The study involved 5,819 interviews aged 16 and above in Australia, China, Hong Kong, India, Indonesia and Japan.
About 45 per cent of consumers are willing to pay more for better service, valuing service over price, particularly in China (56 per cent) and India (49 per cent), followed by Australia (47 per cent), Indonesia (43 per cent), Hong Kong (38 per cent) and Japan (34 per cent).
Asian consumers believe that a great customer experience makes up for the price difference. Only 23 per cent of the respondents said price is more important.
Nevertheless, most Asian consumers had previously received poor service, especially in the telecom industry (64 per cent), followed by retail (59 per cent); power/gas/water, financial services and hotels/travel/airlines (51 per cent each).
Poor customer-service experience includes taking too long to resolve problems (21 per cent) and unknowledgeable staff that can't help (20 per cent). The survey stated other factors, such as waiting too long to be serviced, receiving rude or unfriendly service and experiencing inflexible procedures.
One result in the study runs contrary to the common belief that people only go online to give a review when they want to complain. Ady Meretz, president APAC at Verint, noted that the research points to an increasing propensity among consumers to share positive feedback, experiences and interactions. “Companies that can proactively deliver a superior customer experience by listening and acting on the voice of the customer can gain competitive advantage in the market,” he added.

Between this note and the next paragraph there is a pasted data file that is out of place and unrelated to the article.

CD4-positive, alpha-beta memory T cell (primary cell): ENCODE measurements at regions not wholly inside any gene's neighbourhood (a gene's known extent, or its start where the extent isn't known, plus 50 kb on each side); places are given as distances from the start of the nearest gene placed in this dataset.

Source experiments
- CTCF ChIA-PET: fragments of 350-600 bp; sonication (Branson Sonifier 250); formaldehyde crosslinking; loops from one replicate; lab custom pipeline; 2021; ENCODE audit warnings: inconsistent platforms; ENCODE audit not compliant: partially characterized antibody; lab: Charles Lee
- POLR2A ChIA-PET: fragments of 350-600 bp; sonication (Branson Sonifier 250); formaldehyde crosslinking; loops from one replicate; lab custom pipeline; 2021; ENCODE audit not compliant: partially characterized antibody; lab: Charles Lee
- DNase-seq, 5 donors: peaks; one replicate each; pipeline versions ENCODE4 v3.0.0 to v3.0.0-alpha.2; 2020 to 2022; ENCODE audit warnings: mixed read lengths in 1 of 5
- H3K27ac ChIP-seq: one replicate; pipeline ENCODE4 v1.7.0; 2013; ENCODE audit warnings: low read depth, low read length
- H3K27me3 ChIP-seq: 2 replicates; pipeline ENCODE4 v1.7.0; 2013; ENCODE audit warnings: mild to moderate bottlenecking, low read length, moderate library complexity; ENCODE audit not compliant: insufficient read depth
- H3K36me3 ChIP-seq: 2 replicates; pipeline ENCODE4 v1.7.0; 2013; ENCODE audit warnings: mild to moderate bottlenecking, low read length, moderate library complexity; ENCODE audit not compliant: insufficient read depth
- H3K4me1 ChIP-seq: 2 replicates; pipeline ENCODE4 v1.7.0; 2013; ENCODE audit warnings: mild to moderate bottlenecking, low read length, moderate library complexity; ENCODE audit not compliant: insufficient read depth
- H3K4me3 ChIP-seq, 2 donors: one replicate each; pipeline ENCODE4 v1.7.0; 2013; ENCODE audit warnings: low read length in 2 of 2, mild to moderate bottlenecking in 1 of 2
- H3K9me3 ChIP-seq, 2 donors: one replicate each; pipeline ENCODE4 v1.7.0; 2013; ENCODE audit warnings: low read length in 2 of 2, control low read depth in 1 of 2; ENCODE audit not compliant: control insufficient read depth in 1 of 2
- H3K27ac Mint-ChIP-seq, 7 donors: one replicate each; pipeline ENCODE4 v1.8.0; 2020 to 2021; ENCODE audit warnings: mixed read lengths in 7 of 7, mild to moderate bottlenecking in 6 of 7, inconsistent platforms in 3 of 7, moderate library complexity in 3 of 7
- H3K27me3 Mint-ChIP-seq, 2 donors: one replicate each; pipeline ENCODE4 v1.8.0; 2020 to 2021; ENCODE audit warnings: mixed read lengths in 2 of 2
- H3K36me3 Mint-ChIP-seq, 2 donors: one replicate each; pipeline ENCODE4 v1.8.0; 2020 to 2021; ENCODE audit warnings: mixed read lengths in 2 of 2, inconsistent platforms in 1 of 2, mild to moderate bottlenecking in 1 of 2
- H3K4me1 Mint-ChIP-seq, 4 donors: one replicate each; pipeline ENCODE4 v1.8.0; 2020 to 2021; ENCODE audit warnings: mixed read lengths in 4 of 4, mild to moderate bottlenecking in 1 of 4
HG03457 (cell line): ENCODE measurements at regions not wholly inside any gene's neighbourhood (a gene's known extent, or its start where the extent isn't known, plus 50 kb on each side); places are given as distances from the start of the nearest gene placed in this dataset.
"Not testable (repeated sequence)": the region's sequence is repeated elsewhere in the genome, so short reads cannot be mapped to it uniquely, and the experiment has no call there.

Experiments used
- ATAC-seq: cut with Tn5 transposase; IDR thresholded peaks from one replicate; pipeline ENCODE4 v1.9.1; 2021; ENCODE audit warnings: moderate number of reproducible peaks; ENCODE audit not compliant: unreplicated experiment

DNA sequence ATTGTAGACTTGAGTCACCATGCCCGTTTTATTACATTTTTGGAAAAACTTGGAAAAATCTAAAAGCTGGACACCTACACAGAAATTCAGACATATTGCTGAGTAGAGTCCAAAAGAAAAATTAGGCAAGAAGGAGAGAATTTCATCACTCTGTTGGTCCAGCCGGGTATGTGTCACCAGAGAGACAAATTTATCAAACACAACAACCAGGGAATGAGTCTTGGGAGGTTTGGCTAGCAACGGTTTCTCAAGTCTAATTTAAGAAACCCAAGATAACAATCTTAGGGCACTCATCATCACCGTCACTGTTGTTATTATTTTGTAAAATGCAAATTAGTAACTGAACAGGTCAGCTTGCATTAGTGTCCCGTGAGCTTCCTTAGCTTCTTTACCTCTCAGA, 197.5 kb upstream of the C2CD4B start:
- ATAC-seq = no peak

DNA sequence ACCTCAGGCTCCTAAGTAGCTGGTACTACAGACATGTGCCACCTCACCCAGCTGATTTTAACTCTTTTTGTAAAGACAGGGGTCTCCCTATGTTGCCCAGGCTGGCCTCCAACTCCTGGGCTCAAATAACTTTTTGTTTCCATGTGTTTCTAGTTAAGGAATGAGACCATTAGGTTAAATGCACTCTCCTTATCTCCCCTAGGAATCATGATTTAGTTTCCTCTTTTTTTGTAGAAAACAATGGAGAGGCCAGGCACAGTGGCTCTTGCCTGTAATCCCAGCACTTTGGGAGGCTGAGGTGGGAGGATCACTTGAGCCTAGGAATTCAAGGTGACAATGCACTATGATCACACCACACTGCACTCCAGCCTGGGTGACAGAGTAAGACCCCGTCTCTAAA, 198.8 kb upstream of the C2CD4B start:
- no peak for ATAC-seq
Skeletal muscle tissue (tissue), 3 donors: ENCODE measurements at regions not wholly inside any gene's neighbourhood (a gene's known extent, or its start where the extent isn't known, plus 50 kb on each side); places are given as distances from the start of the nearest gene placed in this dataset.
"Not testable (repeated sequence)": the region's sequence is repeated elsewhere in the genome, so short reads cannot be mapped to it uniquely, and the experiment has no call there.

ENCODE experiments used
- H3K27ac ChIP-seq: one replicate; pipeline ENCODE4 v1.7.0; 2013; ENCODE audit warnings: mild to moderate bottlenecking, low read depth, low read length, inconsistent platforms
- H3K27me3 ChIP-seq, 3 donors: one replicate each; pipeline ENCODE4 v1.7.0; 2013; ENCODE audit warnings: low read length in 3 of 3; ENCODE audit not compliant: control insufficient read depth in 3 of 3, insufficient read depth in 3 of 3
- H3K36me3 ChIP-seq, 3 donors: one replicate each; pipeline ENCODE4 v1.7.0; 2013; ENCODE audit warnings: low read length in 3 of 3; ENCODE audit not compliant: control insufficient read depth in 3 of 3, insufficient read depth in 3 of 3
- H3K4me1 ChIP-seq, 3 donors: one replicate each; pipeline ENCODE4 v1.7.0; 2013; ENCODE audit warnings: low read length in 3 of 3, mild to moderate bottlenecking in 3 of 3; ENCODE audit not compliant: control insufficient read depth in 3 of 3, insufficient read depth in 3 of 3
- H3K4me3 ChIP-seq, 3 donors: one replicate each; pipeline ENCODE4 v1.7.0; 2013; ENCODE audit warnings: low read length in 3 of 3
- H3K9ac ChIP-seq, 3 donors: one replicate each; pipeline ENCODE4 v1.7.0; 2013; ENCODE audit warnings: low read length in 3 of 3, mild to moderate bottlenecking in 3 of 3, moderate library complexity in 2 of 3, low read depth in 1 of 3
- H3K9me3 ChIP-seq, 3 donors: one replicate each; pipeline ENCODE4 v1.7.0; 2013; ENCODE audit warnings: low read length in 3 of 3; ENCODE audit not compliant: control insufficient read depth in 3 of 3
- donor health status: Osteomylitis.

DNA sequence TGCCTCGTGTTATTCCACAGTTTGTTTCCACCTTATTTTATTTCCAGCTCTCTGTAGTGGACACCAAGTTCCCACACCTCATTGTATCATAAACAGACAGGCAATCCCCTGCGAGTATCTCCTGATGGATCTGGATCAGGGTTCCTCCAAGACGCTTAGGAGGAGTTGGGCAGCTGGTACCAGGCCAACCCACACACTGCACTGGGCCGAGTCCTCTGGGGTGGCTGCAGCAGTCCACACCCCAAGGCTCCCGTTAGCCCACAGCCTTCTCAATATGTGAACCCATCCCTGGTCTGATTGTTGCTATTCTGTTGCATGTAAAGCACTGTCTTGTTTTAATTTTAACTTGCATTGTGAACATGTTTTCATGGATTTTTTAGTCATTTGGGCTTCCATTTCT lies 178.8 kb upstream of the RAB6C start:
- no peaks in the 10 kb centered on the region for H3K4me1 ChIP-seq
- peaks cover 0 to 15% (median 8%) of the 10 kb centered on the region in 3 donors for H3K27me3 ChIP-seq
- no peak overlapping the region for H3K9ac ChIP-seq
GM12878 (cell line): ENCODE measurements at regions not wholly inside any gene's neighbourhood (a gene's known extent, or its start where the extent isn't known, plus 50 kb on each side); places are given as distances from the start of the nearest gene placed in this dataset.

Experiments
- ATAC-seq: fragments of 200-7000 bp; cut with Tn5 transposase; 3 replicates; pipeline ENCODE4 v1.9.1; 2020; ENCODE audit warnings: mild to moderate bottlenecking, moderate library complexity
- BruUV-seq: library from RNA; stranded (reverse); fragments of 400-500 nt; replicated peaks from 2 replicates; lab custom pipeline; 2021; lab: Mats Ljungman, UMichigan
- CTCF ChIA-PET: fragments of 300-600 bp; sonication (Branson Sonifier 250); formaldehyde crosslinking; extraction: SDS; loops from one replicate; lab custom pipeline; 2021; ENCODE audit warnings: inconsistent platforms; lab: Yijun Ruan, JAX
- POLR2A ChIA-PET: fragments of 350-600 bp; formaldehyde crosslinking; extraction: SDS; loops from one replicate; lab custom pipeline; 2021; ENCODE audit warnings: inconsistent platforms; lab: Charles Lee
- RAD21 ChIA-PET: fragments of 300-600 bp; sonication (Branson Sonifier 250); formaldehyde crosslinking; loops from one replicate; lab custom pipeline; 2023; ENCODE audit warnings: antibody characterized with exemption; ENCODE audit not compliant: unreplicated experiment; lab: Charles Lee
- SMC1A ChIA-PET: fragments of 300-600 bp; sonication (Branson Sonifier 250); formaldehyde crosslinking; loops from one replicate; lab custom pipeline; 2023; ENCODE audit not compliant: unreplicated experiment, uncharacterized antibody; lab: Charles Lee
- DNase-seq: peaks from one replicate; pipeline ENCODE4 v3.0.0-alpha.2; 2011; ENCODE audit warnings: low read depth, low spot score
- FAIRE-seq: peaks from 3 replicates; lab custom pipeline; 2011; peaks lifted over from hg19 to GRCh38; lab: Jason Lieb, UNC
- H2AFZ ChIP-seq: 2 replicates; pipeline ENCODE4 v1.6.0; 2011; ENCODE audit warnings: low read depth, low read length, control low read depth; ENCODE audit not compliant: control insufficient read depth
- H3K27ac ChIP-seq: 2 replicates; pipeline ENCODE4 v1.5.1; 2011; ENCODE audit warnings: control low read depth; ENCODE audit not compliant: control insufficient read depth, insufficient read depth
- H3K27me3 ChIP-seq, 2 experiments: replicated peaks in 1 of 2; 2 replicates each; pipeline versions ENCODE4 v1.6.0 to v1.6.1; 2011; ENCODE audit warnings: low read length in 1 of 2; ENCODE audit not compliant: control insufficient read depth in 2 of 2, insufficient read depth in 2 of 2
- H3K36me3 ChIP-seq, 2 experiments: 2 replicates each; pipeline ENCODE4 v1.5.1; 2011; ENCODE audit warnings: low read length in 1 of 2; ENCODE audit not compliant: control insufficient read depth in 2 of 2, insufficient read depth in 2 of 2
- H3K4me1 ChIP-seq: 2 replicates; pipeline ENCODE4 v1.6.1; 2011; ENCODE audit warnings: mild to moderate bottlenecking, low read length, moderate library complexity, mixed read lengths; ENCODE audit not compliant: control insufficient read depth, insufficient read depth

More consumers expressed their desire to share positive experiences (41 per cent) rather than negative experiences (32 per cent).
The study also stated that more than half of the consumers (55 per cent) will tell their friends about their customer-service experience through online channels.
Some 53 per cent of consumers will share their experiences on company blogs and websites, with 42 per cent using social-networking sites such as Facebook and Renren, 27 per cent voicing their opinions via micro-blog sites like Twitter and Sina-Weibo and 24 per cent posting on blogs.
More than half of the consumers from China (63 per cent) and Indonesia (54 per cent) will share positive experiences on social media, followed by India (43 per cent), Hong Kong (34 per cent), Australia (29 per cent) and Japan (21 per cent).